A Canadian court granted bail to Huawei's Chief Financial Officer Meng Wanzhou after her attorney and family made a case for her conditional release. The tech heiress was freed as she awaits a hearing on extradition to the United States.

The decision by the court in Vancouver on Tuesday came as President Donald Trump said he could intervene in the case if it helps to avoid a further decline in U.S. relations with China. The 46-year-old, who is also known as Sabrina Meng and Cathy Meng, has an estimated net worth of $90 million. She is reportedly paying more than $7 million, mostly in cash, for her release. 

Meng was detained by Canadian authorities on Dec. 1 in Vancouver after the United States alleged she misled banks about the relationship between Huawei and Skycom — which did business in Iran, violating international sanctions.

The U.S., which asked Canada to detain Meng, is yet to submit a formal request for extradition. If no formal notice is given within 60 days, she will be released. 

Speaking to Reuters, Trump said of the case: “If I think it’s good for the country, if I think it’s good for what will be certainly the largest trade deal ever made … I would certainly intervene if I thought it was necessary.”

China, which insists Meng has not violated any laws, had threatened severe consequences unless Canada released the Huawei executive. As grounds for bail, Meng's lawyers cited her poor health – including previous cancer surgery and difficulty eating solid foods. 

“I continue to feel unwell and I am worried about my health deteriorating while I am incarcerated,” Meng said in a filing. “I currently have difficulty eating solid foods and have had to modify my diet to address those issues. My doctor has for years provided me with daily packages of medications.”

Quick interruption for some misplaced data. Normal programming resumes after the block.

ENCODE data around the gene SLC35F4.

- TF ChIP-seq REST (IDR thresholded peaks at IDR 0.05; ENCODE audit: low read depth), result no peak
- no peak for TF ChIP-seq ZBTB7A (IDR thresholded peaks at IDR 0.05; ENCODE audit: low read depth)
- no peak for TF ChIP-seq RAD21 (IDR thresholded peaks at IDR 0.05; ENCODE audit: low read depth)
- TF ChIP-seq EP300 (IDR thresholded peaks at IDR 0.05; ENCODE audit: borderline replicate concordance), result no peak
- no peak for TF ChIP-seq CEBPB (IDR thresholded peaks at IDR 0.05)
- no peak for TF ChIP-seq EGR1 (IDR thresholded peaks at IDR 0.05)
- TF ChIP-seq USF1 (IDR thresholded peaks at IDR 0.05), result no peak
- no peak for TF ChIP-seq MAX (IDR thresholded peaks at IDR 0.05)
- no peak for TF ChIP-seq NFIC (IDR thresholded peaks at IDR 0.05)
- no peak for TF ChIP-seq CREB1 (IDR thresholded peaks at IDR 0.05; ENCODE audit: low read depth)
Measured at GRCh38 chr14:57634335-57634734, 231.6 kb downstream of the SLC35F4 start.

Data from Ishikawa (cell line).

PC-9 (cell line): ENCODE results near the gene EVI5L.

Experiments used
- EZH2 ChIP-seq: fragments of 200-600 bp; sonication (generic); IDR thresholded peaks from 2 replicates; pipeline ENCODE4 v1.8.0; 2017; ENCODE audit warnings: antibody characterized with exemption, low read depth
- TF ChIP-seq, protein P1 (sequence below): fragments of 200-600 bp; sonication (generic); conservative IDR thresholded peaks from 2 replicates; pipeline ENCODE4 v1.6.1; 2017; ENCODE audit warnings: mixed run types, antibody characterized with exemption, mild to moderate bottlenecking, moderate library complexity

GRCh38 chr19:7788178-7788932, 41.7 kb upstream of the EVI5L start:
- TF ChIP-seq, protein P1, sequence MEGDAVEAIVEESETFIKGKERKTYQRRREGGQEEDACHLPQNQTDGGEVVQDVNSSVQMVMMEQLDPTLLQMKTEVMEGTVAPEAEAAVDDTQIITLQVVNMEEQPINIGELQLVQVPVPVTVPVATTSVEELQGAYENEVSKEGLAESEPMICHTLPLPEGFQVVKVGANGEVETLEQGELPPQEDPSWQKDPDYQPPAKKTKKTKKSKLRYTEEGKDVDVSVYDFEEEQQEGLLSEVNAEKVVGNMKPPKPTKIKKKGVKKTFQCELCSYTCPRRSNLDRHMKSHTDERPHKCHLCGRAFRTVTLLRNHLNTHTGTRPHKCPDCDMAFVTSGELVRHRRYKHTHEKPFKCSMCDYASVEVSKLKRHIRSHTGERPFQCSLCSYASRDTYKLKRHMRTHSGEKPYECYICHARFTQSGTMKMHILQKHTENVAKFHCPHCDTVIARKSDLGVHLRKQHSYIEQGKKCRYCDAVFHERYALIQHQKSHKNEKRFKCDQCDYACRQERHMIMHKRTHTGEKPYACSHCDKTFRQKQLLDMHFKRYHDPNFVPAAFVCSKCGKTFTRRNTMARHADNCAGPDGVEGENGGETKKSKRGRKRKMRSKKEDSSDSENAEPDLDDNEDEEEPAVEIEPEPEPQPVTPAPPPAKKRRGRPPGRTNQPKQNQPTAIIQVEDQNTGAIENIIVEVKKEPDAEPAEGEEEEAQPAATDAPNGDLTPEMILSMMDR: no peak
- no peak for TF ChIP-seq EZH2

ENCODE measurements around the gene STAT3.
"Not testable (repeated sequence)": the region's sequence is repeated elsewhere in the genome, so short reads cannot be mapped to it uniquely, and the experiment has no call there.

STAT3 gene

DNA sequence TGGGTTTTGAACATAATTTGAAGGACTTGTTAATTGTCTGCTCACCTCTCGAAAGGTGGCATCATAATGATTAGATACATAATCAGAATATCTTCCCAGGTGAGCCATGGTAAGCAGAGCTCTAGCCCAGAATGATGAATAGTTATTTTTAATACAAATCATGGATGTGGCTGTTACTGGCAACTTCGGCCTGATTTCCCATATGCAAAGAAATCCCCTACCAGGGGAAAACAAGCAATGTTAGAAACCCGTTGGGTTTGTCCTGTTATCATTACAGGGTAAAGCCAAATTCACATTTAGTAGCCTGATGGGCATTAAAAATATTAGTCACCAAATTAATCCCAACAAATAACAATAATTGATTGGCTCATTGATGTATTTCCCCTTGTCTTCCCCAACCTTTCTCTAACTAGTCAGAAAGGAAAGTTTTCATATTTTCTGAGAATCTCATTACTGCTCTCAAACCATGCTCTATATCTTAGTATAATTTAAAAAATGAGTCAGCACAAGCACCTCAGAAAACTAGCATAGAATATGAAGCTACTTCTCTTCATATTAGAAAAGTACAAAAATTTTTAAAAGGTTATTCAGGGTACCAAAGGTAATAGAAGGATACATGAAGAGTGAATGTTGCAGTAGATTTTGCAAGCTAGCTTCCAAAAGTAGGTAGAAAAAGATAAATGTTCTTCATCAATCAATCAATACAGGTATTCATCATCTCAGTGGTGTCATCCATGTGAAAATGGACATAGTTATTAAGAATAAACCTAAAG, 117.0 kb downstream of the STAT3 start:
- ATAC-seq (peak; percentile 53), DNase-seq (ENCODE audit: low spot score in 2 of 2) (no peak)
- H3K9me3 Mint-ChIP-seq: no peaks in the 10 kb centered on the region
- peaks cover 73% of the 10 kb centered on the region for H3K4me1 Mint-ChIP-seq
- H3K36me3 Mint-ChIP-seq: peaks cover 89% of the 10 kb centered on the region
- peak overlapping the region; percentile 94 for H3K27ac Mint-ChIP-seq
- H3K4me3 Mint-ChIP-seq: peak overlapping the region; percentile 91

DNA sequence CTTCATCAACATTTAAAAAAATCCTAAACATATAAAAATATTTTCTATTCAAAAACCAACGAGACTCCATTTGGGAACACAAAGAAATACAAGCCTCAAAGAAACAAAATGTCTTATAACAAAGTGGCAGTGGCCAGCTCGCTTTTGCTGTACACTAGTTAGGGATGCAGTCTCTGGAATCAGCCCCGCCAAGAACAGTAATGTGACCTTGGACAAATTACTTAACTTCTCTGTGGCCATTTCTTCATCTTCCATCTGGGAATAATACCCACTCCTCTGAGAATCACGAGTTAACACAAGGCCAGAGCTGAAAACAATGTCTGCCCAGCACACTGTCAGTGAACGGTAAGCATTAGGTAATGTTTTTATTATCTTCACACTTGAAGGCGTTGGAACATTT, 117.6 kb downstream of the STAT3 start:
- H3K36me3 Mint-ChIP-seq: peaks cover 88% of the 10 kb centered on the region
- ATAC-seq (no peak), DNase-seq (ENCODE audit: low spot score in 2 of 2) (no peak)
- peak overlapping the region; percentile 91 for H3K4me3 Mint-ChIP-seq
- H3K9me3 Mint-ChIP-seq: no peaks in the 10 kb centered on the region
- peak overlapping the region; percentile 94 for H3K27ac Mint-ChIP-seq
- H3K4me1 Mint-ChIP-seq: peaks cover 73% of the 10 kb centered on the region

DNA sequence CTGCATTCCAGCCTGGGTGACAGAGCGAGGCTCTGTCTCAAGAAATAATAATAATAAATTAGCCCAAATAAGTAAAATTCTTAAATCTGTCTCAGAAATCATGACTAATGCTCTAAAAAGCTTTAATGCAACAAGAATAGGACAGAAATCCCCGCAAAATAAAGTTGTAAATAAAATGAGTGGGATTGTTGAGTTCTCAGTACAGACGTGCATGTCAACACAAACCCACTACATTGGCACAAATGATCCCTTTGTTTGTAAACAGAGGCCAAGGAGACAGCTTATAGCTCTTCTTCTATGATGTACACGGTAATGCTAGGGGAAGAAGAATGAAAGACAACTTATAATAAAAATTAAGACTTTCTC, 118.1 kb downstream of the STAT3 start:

Meng’s lawyers argued their client has no criminal record and that she was not a flight risk because of her "strong roots" in Vancouver. Meng also told court that she was a Canadian resident until 2009, after which she returned to China.

Meng, who first visited Vancouver 15 years ago, bought a six-bedroom house with her husband Liu Xiaozong in 2009. The property is now assessed at S$5.8 million, according to property records and an affidavit by Meng read aloud in court. In 2016, the couple bought a second property, a brick-and-glass mansion set in a 21,000 sq ft area.

Meng is “an accomplished individual of previous good character, who has strong roots and ties to Canada and to the Vancouver community," her lawyer David Martin wrote in a filing. “She presents no threat to public safety, and due to her health issues incarceration would be extremely punitive.”

Justice William Ehrcke in Vancouver announced Meng's bail Tuesday, ordering her to reappear in court on Feb. 6. She will also be under constant surveillance and wear a GPS tracking device. She will have to surrender both of her passports and is subject to a curfew between 11 p.m. and 6 a.m.

“I am satisfied that on the particular facts of this case, including the fact that Ms. Meng is a well-educated businesswoman who has no criminal record and of whom several people have attested to her good character, the risk of her non-attendance in court can be reduced to an acceptable level,” Justice Ehrcke said.